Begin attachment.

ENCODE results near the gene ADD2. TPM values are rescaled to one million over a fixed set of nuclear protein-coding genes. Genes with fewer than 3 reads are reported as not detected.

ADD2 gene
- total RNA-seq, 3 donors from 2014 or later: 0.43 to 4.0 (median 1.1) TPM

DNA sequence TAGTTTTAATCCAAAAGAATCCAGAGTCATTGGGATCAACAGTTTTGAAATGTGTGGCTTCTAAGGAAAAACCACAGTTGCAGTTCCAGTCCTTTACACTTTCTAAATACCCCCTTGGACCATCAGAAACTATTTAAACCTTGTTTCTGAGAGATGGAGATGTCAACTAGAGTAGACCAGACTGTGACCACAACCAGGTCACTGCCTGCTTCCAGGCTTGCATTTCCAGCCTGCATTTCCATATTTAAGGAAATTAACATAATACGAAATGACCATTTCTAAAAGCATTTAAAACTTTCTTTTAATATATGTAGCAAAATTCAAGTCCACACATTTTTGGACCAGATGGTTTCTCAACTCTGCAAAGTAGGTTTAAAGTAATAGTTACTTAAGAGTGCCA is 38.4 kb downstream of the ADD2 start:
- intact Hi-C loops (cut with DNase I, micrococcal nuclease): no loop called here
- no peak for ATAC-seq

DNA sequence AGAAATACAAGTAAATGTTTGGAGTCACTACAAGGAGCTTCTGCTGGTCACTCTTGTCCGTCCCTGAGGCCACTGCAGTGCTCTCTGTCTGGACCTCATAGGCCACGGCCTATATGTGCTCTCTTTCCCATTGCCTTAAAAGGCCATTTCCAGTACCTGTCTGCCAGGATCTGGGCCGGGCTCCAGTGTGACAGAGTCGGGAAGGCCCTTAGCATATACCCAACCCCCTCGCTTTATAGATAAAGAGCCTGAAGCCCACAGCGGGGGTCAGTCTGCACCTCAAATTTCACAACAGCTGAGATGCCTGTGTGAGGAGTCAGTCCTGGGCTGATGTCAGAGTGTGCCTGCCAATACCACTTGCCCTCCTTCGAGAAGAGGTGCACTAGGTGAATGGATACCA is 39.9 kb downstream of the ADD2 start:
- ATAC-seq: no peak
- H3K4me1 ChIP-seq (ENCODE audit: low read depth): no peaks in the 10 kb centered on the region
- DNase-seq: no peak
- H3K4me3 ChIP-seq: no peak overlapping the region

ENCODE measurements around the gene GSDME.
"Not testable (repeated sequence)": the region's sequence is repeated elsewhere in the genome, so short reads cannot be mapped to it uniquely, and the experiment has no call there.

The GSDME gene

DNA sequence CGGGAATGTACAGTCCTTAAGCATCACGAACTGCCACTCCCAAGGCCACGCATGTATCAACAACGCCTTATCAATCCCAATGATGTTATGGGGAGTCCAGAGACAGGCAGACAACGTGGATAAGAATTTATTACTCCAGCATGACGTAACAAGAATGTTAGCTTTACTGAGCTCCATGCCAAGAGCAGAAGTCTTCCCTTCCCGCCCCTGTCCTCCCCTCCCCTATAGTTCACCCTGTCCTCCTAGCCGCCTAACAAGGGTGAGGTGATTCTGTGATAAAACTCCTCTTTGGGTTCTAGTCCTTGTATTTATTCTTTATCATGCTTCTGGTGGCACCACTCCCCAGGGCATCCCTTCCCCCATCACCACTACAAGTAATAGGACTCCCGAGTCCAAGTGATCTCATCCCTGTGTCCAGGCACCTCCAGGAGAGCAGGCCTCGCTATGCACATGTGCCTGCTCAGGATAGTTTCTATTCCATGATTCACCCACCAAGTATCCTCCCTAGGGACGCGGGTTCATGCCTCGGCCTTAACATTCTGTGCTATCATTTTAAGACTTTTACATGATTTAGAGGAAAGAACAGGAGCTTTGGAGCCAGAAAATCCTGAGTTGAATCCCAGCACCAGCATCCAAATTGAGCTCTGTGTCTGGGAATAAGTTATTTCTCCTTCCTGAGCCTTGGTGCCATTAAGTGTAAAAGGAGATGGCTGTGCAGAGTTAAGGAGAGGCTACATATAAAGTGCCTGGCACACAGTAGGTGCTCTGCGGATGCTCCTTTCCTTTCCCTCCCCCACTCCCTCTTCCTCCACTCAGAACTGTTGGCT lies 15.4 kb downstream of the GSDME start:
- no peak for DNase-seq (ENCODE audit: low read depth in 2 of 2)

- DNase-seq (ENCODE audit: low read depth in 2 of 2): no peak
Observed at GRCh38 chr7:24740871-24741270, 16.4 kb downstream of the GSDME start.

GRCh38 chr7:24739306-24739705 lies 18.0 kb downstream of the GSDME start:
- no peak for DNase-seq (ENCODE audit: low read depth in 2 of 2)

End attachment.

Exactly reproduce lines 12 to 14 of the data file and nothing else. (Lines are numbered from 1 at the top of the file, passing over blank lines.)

ENCODE measurements around the gene GSDME.
"Not testable (repeated sequence)": the region's sequence is repeated elsewhere in the genome, so short reads cannot be mapped to it uniquely, and the experiment has no call there.

The GSDME gene